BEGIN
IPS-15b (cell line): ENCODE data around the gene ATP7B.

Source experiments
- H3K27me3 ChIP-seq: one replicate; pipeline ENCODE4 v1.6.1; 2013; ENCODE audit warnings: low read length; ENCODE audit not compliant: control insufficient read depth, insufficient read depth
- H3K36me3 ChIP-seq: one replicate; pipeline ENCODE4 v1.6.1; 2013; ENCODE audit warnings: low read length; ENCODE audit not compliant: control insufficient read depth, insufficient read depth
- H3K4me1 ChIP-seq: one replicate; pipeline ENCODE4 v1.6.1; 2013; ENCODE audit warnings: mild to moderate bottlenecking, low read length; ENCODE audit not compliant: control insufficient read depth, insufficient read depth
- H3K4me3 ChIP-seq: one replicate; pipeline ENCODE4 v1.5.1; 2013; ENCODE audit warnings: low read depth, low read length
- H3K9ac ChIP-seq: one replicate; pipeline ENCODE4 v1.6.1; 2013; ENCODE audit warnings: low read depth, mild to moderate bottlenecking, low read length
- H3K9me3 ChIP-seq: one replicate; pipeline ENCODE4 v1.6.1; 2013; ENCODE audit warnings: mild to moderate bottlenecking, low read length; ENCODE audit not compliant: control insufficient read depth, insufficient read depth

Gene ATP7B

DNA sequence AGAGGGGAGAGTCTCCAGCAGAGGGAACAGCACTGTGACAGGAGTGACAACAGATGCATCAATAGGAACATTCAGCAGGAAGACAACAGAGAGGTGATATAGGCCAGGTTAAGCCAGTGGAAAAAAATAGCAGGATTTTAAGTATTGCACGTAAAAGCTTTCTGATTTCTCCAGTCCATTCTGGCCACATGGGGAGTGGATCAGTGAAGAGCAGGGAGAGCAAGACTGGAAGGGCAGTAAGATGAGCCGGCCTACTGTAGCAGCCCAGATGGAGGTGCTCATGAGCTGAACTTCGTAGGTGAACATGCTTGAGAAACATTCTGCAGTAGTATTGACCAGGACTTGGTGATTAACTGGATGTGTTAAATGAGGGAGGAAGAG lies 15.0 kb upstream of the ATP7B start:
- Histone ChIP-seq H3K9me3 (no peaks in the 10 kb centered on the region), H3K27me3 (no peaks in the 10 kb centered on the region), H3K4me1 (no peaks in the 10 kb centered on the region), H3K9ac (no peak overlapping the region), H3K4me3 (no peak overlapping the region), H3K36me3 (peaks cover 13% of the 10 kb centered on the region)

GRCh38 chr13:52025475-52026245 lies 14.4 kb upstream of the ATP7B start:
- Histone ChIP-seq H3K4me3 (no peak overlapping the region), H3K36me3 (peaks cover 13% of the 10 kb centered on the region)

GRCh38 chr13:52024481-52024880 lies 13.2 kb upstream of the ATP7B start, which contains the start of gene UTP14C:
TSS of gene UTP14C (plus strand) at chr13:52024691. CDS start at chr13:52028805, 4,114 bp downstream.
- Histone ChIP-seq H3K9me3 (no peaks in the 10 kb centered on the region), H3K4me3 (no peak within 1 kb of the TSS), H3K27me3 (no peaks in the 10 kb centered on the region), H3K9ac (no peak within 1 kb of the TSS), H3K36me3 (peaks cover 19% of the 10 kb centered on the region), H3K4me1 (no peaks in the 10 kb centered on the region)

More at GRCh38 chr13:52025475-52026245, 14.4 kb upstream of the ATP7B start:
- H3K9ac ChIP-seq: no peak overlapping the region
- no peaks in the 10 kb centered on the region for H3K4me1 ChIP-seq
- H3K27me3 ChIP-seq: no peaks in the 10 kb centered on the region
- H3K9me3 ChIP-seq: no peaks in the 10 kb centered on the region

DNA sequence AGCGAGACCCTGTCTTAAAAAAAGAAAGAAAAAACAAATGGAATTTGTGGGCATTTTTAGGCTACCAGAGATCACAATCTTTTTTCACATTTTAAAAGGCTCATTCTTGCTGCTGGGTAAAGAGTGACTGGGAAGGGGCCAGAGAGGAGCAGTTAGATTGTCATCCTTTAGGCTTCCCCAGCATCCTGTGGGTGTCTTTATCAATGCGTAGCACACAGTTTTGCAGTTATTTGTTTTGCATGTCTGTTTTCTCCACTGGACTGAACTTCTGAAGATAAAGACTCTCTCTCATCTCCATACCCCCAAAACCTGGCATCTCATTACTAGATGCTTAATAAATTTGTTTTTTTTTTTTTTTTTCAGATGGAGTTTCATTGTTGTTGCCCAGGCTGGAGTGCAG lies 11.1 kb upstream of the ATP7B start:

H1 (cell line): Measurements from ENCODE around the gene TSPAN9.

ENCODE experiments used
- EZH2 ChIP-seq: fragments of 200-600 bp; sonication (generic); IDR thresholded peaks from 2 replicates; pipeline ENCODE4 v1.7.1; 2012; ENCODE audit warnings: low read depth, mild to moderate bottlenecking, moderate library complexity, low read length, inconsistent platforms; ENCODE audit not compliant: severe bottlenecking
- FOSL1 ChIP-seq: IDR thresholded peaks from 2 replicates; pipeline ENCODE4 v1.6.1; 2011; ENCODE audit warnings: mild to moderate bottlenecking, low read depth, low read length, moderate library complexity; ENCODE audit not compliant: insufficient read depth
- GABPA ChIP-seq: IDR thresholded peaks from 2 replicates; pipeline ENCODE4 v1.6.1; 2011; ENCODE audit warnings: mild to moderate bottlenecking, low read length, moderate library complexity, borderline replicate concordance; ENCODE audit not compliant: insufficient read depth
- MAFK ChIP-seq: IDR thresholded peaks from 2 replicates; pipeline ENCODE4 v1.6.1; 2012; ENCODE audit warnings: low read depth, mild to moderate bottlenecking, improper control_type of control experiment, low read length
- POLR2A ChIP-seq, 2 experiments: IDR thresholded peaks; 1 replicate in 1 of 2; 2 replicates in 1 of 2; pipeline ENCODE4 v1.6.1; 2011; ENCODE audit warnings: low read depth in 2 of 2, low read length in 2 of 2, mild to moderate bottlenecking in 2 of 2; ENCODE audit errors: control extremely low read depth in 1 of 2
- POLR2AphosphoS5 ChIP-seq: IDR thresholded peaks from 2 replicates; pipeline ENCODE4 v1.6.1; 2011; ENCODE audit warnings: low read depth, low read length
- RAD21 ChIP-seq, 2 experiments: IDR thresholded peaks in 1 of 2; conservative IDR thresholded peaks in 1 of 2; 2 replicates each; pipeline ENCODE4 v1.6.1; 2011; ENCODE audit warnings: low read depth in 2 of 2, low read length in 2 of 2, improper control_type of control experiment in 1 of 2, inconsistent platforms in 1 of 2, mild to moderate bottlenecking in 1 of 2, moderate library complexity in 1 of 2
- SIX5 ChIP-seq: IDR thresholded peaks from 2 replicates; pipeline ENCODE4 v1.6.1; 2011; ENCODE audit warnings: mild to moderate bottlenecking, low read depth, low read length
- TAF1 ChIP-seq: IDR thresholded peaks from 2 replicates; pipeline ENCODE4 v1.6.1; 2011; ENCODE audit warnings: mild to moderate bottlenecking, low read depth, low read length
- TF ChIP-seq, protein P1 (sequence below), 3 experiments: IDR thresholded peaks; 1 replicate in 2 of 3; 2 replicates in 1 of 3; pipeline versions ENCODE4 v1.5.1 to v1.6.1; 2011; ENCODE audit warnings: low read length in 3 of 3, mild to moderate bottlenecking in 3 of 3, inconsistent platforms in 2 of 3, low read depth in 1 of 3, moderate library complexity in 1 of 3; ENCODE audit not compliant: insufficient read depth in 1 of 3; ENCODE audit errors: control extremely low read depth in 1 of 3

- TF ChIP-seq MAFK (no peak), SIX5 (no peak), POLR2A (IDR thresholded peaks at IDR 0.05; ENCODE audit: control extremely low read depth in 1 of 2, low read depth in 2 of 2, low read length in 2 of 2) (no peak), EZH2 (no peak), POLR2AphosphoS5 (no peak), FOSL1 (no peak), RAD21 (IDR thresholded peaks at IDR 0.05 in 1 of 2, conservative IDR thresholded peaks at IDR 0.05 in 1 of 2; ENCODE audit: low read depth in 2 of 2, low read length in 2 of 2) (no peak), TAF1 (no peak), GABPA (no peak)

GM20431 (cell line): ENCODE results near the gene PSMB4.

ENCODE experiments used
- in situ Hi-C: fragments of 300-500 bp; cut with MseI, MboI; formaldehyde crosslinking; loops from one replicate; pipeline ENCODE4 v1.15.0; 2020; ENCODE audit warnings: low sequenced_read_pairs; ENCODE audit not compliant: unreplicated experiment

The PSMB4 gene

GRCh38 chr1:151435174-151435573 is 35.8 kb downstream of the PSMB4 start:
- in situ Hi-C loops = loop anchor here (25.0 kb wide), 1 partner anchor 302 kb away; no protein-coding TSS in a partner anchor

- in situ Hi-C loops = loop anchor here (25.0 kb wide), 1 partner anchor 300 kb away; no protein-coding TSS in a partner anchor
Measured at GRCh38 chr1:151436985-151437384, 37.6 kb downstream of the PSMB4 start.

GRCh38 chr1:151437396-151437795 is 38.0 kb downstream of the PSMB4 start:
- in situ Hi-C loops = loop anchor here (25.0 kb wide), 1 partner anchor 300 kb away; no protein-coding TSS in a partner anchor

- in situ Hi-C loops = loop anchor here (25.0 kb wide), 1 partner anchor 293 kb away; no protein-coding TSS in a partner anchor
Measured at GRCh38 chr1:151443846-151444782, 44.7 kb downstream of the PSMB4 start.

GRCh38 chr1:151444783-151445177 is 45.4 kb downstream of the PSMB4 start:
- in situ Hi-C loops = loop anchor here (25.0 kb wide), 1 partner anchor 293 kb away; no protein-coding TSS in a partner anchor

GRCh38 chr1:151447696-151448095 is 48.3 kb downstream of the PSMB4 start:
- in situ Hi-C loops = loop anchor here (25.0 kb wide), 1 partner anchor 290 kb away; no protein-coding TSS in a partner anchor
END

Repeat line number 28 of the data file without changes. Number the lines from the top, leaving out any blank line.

- MAFK ChIP-seq: IDR thresholded peaks from 2 replicates; pipeline ENCODE4 v1.6.1; 2012; ENCODE audit warnings: low read depth, mild to moderate bottlenecking, improper control_type of control experiment, low read length